Maternal obesity linked to higher risk of colorectal cancer in adult offspring
Infants whose mothers were obese during pregnancy may have a heightened risk of developing colorectal cancer later in life, according to new research led by public health experts at The University of Texas Health Science Center at Houston (UTHealth).
The research – which was conducted in partnership with the Public Health Institute’s Child Health and Development Studies (CHDS) program – was published online today in Gut.
Also known as colon cancer or bowel cancer, colorectal cancer is a leading cause of cancer-related morbidity and mortality worldwide. Obesity is already a well-established risk factor, and several studies suggest fetal or developmental origins of obesity may influence cancer development in adulthood.
“Maternal obesity and pregnancy weight gain may be related to colorectal cancer in offspring in two different ways,” said Caitlin C. Murphy, PhD, MPH, co-author of the study and an associate professor in the Department of Health Promotion and Behavioral Sciences at UTHealth School of Public Health in Houston. “First, these maternal characteristics increase risk of obesity in adult offspring, and obesity is a well-known risk factor of colorectal cancer. Second, they may affect the developing gastrointestinal tract in the womb, making offspring more sensitive to colorectal cancer later in life.”
The team of researchers analyzed data the CHDS collected from women who received prenatal care between 1959 and 1966 in Oakland, California. For 60 years, researchers tracked the health of more than 18,000 of the offspring – about two-thirds of whom were white, and 52% of whom were born into families whose total income fell below the national median – to determine which ones had developed colorectal cancer in adulthood through 2019.
The study team found that adult children whose mothers were obese during pregnancy faced more than double the risk of developing colorectal cancer compared with the adult offspring of healthy weight or underweight mothers.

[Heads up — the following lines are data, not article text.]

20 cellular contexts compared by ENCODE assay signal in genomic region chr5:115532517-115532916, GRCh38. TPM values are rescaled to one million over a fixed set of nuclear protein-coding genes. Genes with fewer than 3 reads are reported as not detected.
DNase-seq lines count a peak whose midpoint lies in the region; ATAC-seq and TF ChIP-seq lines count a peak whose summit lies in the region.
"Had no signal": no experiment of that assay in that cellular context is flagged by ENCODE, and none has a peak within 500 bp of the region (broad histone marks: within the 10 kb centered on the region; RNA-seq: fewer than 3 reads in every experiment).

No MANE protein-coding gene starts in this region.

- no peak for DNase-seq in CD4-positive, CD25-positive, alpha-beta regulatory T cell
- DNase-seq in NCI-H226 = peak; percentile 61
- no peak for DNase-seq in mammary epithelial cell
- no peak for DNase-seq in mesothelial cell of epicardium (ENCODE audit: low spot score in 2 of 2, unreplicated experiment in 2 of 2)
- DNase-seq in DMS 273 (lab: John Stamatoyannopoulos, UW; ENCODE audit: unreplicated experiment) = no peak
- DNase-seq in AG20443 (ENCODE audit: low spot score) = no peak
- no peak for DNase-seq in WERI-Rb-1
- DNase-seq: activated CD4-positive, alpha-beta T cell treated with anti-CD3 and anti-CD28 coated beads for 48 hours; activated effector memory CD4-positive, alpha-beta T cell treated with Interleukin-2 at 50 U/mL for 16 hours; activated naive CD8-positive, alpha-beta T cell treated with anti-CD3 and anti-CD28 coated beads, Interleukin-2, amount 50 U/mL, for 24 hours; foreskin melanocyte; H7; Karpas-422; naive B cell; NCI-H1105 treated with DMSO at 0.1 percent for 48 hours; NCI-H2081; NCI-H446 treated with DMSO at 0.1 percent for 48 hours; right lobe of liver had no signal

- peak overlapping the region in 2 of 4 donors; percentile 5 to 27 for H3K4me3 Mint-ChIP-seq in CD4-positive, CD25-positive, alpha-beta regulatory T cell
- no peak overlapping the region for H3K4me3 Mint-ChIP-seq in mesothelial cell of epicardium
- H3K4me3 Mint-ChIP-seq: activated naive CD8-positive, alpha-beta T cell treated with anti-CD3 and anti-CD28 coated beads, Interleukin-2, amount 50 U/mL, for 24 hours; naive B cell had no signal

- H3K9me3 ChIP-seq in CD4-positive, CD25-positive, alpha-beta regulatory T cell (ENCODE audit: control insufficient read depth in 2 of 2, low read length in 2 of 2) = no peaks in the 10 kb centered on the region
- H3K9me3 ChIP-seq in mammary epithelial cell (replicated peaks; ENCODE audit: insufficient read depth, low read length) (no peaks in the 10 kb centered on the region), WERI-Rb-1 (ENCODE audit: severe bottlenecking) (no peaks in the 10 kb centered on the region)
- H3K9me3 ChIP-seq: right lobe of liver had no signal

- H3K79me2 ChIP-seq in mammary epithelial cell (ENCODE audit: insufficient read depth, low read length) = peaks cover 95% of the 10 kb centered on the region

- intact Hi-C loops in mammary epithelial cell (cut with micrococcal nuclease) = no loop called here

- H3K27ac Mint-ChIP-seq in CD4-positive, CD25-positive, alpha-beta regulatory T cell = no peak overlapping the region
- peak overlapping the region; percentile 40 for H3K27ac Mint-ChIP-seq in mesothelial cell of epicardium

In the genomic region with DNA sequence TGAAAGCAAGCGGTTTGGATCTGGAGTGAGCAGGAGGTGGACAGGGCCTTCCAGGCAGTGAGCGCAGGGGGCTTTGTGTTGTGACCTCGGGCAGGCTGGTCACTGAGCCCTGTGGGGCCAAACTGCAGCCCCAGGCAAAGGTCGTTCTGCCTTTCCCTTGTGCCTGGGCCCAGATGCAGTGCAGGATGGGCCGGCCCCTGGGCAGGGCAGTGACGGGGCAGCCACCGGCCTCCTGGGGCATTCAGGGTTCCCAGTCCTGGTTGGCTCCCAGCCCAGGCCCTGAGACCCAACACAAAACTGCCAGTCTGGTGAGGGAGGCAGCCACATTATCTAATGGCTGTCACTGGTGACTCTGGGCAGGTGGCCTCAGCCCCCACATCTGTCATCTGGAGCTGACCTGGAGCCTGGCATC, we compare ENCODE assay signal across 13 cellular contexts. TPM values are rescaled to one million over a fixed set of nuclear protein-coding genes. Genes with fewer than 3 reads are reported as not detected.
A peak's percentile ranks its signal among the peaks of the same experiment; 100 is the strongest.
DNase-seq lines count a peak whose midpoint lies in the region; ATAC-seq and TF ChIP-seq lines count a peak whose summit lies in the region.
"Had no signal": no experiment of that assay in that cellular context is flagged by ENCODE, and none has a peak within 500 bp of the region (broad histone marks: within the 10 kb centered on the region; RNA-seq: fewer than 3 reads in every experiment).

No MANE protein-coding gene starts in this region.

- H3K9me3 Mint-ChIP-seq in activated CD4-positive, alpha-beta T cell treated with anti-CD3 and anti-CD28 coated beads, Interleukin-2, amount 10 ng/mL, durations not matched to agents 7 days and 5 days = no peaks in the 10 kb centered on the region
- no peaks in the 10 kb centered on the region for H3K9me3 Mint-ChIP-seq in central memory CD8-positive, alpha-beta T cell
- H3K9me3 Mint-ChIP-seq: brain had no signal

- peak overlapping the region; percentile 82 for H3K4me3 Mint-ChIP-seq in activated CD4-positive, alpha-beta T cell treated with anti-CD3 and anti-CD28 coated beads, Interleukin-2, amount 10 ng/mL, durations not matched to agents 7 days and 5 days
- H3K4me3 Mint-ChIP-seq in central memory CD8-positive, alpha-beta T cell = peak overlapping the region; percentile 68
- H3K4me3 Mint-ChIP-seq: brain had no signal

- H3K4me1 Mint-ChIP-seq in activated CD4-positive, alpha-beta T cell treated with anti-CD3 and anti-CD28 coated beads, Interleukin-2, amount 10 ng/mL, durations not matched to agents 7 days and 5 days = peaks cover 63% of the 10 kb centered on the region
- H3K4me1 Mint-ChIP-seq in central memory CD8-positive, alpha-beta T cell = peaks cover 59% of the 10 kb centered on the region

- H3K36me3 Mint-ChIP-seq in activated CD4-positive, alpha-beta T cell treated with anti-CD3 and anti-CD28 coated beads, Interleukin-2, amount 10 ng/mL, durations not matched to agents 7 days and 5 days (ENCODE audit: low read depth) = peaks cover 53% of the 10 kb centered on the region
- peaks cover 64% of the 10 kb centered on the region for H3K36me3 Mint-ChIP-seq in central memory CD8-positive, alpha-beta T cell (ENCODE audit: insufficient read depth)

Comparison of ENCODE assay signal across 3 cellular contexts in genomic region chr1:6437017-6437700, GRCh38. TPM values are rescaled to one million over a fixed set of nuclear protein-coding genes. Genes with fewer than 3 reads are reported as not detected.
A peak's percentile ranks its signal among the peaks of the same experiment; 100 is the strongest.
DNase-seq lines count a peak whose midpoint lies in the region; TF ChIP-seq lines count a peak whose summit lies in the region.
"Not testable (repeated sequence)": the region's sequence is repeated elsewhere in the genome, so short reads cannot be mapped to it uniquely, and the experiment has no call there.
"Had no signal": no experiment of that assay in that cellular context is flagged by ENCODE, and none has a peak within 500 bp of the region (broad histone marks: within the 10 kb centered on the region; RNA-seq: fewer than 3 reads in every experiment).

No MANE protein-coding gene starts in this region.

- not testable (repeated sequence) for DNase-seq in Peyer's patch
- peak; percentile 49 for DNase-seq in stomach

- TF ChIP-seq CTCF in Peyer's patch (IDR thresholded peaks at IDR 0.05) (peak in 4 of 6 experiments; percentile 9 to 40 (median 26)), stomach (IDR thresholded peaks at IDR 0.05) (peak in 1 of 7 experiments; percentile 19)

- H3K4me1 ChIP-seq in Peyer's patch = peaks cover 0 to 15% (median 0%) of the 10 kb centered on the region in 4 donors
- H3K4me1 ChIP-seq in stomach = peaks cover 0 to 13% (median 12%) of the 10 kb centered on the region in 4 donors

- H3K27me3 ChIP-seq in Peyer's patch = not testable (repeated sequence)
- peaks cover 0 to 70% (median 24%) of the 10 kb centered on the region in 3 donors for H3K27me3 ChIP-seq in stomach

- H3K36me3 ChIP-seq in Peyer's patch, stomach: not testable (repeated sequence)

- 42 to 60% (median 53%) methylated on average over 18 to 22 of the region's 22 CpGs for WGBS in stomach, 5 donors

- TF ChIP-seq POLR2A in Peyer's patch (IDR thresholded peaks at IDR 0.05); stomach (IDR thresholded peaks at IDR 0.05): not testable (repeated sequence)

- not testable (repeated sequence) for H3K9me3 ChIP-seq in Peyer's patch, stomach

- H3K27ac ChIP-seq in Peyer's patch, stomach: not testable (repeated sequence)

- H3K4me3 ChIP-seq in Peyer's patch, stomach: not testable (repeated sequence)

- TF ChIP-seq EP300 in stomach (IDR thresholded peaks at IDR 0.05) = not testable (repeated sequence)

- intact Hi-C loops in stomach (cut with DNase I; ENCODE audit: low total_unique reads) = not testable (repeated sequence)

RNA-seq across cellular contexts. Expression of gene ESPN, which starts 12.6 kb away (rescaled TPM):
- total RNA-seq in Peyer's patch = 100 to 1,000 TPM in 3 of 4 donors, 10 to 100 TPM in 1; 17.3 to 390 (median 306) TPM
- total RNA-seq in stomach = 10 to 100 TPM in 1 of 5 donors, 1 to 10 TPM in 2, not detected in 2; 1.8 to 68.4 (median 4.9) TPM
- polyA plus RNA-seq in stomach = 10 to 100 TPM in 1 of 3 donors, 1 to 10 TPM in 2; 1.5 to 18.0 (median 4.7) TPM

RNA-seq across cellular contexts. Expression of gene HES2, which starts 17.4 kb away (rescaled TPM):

Timing of maternal weight gain was also associated with risk, regardless of a mother’s obesity, according to the study. For mothers whose entire weight gain during pregnancy was below 20 pounds, more weight gain early in pregnancy further increased the risk of colorectal cancer among adult children.
Another determinant was birth weight. Infants who weighed more than 4,000 grams (8.8 pounds) at birth had a greater chance of developing colorectal cancer as adults, researchers discovered.
The group’s findings come at a critical time, Murphy said. Given the increasing prevalence of maternal obesity and pregnancy weight gain, the global burden of colorectal cancer is expected to increase by 60% to more than 2.2 million new diagnoses and 1.1 million deaths by 2030.
“Rates of colorectal cancer have increased rapidly in younger adults, but we know very little about what may explain this increase,” Murphy said. “These findings suggest that exposure in the womb – or in utero events – are important risk factors of colorectal cancer and may contribute to increasing rates of disease.”
The research is supported by funding from the National Cancer Institute (Grant No. R01CA242558).
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